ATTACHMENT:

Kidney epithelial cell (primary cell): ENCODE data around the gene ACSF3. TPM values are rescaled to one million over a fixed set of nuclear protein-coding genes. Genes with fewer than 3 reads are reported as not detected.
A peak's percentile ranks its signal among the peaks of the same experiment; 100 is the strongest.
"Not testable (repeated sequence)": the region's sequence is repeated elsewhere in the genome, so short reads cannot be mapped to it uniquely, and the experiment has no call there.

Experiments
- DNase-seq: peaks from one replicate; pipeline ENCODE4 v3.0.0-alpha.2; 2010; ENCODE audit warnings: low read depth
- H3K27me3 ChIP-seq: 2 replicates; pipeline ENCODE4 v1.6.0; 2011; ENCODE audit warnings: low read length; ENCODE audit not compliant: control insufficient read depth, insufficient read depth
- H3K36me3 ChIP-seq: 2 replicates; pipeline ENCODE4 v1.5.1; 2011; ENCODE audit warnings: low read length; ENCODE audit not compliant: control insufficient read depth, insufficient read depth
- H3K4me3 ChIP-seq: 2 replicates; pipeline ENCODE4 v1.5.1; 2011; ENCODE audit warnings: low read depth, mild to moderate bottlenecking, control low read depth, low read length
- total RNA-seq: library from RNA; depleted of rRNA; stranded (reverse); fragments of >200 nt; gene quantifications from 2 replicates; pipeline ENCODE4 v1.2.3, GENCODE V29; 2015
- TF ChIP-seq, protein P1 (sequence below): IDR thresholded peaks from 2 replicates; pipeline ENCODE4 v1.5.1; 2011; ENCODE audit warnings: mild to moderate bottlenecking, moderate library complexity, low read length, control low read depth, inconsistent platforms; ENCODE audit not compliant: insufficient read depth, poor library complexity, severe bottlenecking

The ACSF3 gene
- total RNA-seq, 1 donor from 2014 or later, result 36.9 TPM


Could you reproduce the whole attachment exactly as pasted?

Kidney epithelial cell (primary cell): ENCODE data around the gene ACSF3. TPM values are rescaled to one million over a fixed set of nuclear protein-coding genes. Genes with fewer than 3 reads are reported as not detected.
A peak's percentile ranks its signal among the peaks of the same experiment; 100 is the strongest.
"Not testable (repeated sequence)": the region's sequence is repeated elsewhere in the genome, so short reads cannot be mapped to it uniquely, and the experiment has no call there.

Experiments
- DNase-seq: peaks from one replicate; pipeline ENCODE4 v3.0.0-alpha.2; 2010; ENCODE audit warnings: low read depth
- H3K27me3 ChIP-seq: 2 replicates; pipeline ENCODE4 v1.6.0; 2011; ENCODE audit warnings: low read length; ENCODE audit not compliant: control insufficient read depth, insufficient read depth
- H3K36me3 ChIP-seq: 2 replicates; pipeline ENCODE4 v1.5.1; 2011; ENCODE audit warnings: low read length; ENCODE audit not compliant: control insufficient read depth, insufficient read depth
- H3K4me3 ChIP-seq: 2 replicates; pipeline ENCODE4 v1.5.1; 2011; ENCODE audit warnings: low read depth, mild to moderate bottlenecking, control low read depth, low read length
- total RNA-seq: library from RNA; depleted of rRNA; stranded (reverse); fragments of >200 nt; gene quantifications from 2 replicates; pipeline ENCODE4 v1.2.3, GENCODE V29; 2015
- TF ChIP-seq, protein P1 (sequence below): IDR thresholded peaks from 2 replicates; pipeline ENCODE4 v1.5.1; 2011; ENCODE audit warnings: mild to moderate bottlenecking, moderate library complexity, low read length, control low read depth, inconsistent platforms; ENCODE audit not compliant: insufficient read depth, poor library complexity, severe bottlenecking

The ACSF3 gene
- total RNA-seq, 1 donor from 2014 or later, result 36.9 TPM